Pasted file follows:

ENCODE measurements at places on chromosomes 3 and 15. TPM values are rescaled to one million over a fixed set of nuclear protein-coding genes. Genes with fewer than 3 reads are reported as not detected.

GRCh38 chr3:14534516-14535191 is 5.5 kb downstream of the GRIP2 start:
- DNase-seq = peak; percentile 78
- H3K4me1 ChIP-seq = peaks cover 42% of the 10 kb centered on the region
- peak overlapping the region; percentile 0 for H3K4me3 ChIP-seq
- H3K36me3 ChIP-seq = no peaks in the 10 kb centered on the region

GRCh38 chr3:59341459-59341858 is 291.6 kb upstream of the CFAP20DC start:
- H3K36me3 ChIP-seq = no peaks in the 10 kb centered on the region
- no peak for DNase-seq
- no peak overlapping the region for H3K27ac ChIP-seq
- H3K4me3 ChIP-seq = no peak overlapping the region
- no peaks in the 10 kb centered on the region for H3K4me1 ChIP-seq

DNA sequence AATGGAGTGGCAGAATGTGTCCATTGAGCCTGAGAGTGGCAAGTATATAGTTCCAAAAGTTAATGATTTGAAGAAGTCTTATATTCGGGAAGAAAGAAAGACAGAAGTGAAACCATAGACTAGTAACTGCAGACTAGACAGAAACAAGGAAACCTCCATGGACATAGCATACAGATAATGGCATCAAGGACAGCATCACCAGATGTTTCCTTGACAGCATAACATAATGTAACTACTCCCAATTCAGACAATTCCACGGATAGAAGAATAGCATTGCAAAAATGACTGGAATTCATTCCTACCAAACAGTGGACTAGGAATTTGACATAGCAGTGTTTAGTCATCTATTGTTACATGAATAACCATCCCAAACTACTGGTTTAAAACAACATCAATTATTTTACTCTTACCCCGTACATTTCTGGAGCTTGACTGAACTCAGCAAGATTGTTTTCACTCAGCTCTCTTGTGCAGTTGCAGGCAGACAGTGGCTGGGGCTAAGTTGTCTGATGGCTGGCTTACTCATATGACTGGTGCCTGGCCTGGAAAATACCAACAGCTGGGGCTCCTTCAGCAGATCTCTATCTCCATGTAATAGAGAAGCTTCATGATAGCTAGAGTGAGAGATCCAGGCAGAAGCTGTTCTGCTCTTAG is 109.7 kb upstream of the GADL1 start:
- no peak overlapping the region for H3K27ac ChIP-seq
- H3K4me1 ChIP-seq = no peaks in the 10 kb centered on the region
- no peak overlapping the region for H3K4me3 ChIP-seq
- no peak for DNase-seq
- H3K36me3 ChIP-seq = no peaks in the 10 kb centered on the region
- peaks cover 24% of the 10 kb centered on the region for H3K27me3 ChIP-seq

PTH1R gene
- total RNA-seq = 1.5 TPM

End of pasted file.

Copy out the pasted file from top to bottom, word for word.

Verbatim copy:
ENCODE measurements at places on chromosomes 3 and 15. TPM values are rescaled to one million over a fixed set of nuclear protein-coding genes. Genes with fewer than 3 reads are reported as not detected.

GRCh38 chr3:14534516-14535191 is 5.5 kb downstream of the GRIP2 start:
- DNase-seq = peak; percentile 78
- H3K4me1 ChIP-seq = peaks cover 42% of the 10 kb centered on the region
- peak overlapping the region; percentile 0 for H3K4me3 ChIP-seq
- H3K36me3 ChIP-seq = no peaks in the 10 kb centered on the region

GRCh38 chr3:59341459-59341858 is 291.6 kb upstream of the CFAP20DC start:
- H3K36me3 ChIP-seq = no peaks in the 10 kb centered on the region
- no peak for DNase-seq
- no peak overlapping the region for H3K27ac ChIP-seq
- H3K4me3 ChIP-seq = no peak overlapping the region
- no peaks in the 10 kb centered on the region for H3K4me1 ChIP-seq

DNA sequence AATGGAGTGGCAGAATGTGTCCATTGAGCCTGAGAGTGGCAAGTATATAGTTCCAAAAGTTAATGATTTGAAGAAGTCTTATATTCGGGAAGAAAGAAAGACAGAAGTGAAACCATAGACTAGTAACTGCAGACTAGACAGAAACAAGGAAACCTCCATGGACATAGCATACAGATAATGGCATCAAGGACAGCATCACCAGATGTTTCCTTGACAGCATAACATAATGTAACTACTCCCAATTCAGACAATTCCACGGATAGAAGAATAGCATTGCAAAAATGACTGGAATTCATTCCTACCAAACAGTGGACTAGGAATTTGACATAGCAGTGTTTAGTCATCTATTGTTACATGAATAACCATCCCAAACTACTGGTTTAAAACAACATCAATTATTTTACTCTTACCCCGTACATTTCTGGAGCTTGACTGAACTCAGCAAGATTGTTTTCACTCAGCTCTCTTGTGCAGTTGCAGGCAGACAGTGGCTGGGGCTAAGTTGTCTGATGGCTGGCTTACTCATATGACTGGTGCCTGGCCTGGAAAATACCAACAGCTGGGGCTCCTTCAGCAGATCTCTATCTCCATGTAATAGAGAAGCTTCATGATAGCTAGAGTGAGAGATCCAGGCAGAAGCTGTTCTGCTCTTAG is 109.7 kb upstream of the GADL1 start:
- no peak overlapping the region for H3K27ac ChIP-seq
- H3K4me1 ChIP-seq = no peaks in the 10 kb centered on the region
- no peak overlapping the region for H3K4me3 ChIP-seq
- no peak for DNase-seq
- H3K36me3 ChIP-seq = no peaks in the 10 kb centered on the region
- peaks cover 24% of the 10 kb centered on the region for H3K27me3 ChIP-seq

PTH1R gene
- total RNA-seq = 1.5 TPM